Internal Revenue Service (I.R.S.)
Technical Advice Memorandum (TAM)
Issue: September 1, 2000
May 11, 2000
Section 1031 -- Exchange of Property Held for Productive Use or Investment
Whether the exchange of Federal Communications Commission (FCC) radio broadcast station licenses (radio licenses) for an FCC television broadcast station license (television license) is a like kind exchange subject to the nonrecognition rules under Section 1031 of the Internal Revenue Code.
The exchange of FCC radio licenses for an FCC television license is a like kind exchange under Section 1031.
Taxpayer is the parent company of an affiliated group that files a consolidated return on a 52-53 week taxable year. X, a subsidiary that was a member of Taxpayer's consolidated group, entered into an asset exchange agreement on Date 1, with Y. Y was subsequently acquired by a consolidated group with Z as the parent company. Pursuant to the agreement, on Date 2, X transferred to Y radio station A in City P, radio station B in City Q, and radio station C in City R, and acquired from Y television station D in City S.
Taxpayer reported for financial reporting purposes that the television station acquired in the exchange had a fair market value of $h, while the radio stations surrendered in the exchange had a basis of $i. Taxpayer, therefore, reported a pre-tax, non-cash, non-operating gain of $j for financial reporting purposes. The FCC licenses represented the largest portion of the exchange with the FCC radio licenses valued at $k and the FCC television license valued at $llll.
For federal income tax purposes, Taxpayer treated the exchange of FCC radio licenses for the FCC television license as an exchange of like kind property under Section 1031(a). Taxpayer on its consolidated return reported a gain of approximately $m on the exchange, the difference between the reported values of the FCC radio licenses surrendered in the exchange and the FCC television license received in the exchange.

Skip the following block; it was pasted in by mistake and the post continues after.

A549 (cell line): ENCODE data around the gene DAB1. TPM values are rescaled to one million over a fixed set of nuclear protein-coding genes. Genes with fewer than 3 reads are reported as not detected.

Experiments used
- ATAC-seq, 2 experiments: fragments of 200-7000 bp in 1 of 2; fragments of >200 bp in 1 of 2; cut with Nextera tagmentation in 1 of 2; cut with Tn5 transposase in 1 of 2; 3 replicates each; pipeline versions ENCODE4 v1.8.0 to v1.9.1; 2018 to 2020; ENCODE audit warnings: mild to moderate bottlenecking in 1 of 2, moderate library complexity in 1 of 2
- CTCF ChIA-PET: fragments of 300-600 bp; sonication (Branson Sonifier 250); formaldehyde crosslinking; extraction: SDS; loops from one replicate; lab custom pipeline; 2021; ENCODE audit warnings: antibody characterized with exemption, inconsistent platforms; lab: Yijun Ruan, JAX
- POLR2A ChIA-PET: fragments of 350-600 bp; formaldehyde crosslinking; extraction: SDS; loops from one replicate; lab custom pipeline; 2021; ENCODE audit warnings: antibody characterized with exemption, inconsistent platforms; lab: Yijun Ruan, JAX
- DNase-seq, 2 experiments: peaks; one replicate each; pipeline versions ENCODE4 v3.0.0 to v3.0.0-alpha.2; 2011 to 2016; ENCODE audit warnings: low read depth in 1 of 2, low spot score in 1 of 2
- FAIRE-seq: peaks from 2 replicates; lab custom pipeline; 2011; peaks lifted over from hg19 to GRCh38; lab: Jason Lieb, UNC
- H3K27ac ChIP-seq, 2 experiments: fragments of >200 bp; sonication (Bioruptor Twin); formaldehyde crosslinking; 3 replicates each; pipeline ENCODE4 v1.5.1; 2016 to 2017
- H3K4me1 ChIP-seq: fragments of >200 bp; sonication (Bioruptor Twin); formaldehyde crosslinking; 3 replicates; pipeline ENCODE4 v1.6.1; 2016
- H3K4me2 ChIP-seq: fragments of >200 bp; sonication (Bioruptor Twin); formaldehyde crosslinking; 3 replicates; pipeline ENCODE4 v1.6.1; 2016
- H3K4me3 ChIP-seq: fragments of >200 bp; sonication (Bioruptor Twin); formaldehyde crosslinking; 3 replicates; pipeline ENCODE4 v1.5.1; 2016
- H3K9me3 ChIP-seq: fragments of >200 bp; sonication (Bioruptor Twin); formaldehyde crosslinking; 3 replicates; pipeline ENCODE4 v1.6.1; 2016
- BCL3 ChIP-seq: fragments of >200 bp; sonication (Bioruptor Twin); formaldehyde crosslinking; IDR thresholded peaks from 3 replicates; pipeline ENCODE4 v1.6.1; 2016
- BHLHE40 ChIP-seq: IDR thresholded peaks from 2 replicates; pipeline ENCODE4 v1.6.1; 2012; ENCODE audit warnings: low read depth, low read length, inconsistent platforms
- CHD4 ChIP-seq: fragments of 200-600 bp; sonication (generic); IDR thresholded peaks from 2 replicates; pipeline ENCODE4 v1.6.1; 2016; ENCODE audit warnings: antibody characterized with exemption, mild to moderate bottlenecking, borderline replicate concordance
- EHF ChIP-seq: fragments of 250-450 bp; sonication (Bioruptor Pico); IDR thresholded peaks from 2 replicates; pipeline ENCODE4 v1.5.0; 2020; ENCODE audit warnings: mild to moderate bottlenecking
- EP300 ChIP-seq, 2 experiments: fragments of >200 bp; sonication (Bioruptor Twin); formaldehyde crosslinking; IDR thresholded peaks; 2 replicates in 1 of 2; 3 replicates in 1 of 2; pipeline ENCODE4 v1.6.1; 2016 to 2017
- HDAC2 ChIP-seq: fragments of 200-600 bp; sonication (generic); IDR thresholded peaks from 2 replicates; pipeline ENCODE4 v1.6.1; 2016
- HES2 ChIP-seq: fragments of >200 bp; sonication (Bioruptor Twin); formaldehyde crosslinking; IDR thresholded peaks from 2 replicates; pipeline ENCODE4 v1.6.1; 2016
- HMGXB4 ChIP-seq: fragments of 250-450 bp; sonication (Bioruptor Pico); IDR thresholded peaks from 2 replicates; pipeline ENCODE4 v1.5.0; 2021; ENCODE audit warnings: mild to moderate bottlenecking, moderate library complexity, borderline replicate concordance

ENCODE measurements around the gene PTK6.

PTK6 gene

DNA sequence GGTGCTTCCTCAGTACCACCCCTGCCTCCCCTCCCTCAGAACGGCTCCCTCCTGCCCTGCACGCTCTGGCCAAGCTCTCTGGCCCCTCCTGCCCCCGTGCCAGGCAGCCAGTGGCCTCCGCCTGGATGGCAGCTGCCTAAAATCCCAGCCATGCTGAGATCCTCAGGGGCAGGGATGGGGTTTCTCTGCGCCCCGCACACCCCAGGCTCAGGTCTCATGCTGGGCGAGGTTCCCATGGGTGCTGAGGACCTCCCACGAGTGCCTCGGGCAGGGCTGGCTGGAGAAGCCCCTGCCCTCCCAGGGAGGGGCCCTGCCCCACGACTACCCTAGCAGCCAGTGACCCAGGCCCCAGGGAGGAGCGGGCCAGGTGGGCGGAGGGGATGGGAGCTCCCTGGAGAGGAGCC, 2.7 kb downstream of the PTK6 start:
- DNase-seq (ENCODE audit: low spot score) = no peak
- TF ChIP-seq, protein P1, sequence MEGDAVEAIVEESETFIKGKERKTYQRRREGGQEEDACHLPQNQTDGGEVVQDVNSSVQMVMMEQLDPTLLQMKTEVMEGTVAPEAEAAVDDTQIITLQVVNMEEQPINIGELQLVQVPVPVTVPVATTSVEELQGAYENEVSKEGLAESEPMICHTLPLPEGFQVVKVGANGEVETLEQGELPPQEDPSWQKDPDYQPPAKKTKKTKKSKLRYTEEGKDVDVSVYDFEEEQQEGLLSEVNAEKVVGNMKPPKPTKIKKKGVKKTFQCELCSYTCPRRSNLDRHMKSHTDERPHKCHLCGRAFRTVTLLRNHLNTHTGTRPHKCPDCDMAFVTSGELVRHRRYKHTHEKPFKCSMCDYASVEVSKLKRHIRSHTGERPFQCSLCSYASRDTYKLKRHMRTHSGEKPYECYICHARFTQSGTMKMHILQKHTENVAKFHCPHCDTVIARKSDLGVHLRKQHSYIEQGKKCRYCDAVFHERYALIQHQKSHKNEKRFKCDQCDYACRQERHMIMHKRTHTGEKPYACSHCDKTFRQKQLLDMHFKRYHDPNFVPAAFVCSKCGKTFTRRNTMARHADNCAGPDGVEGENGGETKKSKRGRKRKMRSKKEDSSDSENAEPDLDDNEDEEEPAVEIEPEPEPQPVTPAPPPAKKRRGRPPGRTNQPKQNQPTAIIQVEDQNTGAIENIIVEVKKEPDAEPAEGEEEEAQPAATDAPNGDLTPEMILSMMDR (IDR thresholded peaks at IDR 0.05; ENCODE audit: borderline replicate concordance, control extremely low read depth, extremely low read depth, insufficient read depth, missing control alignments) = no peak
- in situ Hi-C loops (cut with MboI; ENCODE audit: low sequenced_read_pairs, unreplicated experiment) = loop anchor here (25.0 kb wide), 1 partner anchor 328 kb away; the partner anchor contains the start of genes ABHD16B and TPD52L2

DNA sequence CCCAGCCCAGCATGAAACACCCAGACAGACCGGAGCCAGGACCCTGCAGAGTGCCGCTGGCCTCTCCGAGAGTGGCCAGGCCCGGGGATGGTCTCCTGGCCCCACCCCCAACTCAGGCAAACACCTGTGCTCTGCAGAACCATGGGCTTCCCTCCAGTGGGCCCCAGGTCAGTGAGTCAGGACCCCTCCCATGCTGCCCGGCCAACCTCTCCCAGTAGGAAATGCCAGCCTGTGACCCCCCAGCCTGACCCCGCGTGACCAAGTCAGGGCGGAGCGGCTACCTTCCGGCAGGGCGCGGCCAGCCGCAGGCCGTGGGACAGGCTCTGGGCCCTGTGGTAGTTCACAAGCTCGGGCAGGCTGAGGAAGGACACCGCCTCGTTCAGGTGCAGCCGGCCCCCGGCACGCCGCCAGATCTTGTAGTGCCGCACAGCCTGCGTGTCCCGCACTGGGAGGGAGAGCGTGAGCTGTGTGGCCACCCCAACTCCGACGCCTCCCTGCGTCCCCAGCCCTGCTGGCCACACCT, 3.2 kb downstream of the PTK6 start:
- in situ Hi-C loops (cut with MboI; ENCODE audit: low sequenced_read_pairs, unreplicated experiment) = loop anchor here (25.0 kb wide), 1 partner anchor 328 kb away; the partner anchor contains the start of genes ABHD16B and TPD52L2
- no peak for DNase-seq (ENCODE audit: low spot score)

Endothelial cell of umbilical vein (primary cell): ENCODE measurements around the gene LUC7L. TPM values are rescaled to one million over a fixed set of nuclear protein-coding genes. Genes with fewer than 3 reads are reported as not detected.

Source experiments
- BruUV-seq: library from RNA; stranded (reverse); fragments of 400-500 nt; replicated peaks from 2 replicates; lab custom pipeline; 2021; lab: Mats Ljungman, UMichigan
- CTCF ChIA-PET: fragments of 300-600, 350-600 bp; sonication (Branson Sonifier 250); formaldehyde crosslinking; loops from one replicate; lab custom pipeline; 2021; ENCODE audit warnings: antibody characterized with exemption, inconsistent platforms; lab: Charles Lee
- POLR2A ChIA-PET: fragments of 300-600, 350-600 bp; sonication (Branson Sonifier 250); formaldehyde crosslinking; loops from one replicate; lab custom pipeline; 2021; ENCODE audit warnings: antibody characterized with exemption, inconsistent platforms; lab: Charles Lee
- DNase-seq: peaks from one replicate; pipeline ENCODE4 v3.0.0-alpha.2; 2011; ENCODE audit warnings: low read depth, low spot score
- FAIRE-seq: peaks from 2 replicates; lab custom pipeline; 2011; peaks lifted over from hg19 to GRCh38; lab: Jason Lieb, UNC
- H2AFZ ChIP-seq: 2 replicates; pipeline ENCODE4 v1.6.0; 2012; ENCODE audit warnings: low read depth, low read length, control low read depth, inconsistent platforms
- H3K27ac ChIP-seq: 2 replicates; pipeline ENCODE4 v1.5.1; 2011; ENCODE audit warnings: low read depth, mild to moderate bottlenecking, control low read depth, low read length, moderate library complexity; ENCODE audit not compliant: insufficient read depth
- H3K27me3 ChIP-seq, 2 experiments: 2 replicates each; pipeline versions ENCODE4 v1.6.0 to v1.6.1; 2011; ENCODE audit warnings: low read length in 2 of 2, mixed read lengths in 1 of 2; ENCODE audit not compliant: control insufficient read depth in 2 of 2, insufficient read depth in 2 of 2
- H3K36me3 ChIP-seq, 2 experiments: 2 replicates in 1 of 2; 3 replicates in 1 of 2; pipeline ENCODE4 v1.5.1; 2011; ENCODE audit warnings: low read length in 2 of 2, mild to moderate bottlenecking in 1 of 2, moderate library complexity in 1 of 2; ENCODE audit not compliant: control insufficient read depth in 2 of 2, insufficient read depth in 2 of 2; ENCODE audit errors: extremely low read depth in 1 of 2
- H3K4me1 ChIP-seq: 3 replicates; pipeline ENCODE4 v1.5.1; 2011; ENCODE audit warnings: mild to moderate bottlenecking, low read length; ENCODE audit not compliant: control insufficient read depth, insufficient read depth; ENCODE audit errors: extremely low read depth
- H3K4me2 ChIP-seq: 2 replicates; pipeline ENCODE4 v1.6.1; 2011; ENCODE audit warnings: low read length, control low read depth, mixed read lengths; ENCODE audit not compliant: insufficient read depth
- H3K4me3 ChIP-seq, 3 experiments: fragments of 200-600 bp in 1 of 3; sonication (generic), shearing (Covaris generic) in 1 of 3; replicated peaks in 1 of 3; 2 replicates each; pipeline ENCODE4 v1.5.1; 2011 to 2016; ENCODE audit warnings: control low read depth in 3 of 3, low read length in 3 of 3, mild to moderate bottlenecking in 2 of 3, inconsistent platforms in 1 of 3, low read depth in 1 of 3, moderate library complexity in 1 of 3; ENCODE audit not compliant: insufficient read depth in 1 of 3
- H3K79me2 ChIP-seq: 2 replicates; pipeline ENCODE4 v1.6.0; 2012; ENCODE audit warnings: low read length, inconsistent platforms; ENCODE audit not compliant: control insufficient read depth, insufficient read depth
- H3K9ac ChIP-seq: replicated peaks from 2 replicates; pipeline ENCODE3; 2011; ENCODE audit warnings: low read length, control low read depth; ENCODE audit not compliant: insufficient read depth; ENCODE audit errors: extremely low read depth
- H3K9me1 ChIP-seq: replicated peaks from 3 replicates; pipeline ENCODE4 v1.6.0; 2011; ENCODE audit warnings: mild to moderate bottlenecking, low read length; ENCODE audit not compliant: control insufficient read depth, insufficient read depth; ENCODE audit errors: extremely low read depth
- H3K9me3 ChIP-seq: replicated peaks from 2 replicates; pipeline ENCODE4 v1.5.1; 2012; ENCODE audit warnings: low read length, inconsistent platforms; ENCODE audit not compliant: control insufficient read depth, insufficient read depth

As part of the asset exchange agreement, X transferred tangible property to Y and received tangible property from Y. The bulk of such property was radio and television broadcasting equipment that was in the same product class as set forth in the 1987 Standard Industrial Classification ("SIC") Manual. That product class is SIC code number 3663, which is entitled "Radio and Television Broadcasting and Communications Equipment." Certain other equipment transferred by X and Y pursuant to the asset exchange agreement, including towers used to hold radio and television broadcast equipment, was in the same product class as set forth in the SIC Manual. For federal income tax purposes, Taxpayer treated the exchange of this tangible property as qualifying under Section 1031(a).